As he stepped into the browntiled entry chamber of Lian's house, the Wise Ones were talking together, all four with shawls draped loosely over their elbows. They fell silent at his appearance.

“I will have you shown to your sleeping room,” Amys said. “The others have seen theirs.”

“Thank you.” He glanced “back at the door, frowning slightly. ”Amys, did you tell Aviendha to apologize to me for dinner?"

“No. Did she?” Her blue eyes looked thoughtful for a moment; he thought Bair almost smiled. “I would not have ordered her to, Rand al'Thor. A forced apology is no apology.”

“The girl was told only to dust carpets until she had sweated out some of her temper,” Bair said. “Anything more came from her.”

“And not in hopes of escaping her labors,” Seana added. “She must learn to control her anger. A Wise One must be in control of her emotions, not they in control of her.” With a slight smile, she glanced sideways at Melaine. The sunhaired woman compressed her lips and sniffed.

They were trying to convince him Aviendha was going to be wonderful company from now on. Did they really think he was blind? “You must know that I know. About her. That you set her to spy on me.”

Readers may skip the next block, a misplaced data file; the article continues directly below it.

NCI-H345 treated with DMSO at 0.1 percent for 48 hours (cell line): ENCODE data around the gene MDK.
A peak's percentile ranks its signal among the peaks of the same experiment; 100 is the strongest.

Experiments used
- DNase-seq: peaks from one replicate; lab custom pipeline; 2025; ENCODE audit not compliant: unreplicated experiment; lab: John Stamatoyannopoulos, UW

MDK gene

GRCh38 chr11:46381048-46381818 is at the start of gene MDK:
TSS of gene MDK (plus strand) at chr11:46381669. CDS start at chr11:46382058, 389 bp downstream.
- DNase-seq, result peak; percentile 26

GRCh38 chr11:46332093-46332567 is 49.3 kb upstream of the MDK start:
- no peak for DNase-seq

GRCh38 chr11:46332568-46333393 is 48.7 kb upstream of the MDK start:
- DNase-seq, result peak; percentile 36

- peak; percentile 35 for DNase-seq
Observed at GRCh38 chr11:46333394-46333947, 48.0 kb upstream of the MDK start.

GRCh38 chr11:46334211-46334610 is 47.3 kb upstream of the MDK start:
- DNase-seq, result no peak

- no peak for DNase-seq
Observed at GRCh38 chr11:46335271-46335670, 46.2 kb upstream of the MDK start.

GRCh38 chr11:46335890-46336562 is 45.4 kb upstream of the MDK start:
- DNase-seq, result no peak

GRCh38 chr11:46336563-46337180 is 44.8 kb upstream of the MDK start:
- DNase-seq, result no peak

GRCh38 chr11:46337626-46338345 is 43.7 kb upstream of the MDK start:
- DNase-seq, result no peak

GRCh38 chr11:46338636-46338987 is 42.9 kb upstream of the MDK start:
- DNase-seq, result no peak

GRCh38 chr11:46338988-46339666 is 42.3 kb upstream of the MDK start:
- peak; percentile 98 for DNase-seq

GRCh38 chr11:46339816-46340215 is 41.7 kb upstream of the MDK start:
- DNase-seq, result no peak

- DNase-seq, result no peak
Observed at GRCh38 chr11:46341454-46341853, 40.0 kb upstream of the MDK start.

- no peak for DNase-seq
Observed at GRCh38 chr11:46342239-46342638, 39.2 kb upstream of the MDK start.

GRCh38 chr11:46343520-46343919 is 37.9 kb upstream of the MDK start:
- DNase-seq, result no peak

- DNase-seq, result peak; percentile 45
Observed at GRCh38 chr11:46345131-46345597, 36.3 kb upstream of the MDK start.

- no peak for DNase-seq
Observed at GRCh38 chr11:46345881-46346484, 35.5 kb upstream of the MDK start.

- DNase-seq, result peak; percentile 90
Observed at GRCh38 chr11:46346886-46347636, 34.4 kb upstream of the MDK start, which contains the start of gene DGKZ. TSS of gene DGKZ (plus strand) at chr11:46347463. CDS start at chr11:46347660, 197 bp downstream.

“You do not know as much as you think,” Amys said, for all the world like an Aes Sedai with hidden meanings she did not intend to let him see.

Melaine shifted her shawl, eyeing him up and down in a considering manner. He knew a little about Aes Sedai; if she were Aes Sedai, she would be Green Ajah. “I admit,” she said, “that at first we thought you would not see beyond a pretty young woman, and you are handsome enough that she should have found your company more amusing than ours. We did not reckon with her tongue. Or other things.”

“Then why are you so eager for her to stay with me?” There was more heat in his voice than he wanted. “You can't think I will reveal anything to her now that I don't want you to know.”

“Why do you allow her to remain?” Amys asked calmly. “If you refused to accept her, how could we force her on you?”

“At least this way I know who the spy is.” Having Aviendha under his eye had to be better than wondering which of the Aiel were watching him. Without her, he would probably suspect that every casual comment from Rhuarc was an attempt to pry. Of course, there was no way to say it was not. Rhuarc was married to one of these women. Suddenly he was glad he had not confided more in the clan chief. And sad that he had thought of it. Why had he ever believed the Aiel would be simpler than Tairen High Lords? “I'm satisfied to leave her right where she is.”

“Then we are all satisfied,” Bair said.

He eyed the leatheryfaced woman leerily. There had been a note of something in her voice, as if she knew more than he did. “She will not find out what you want.”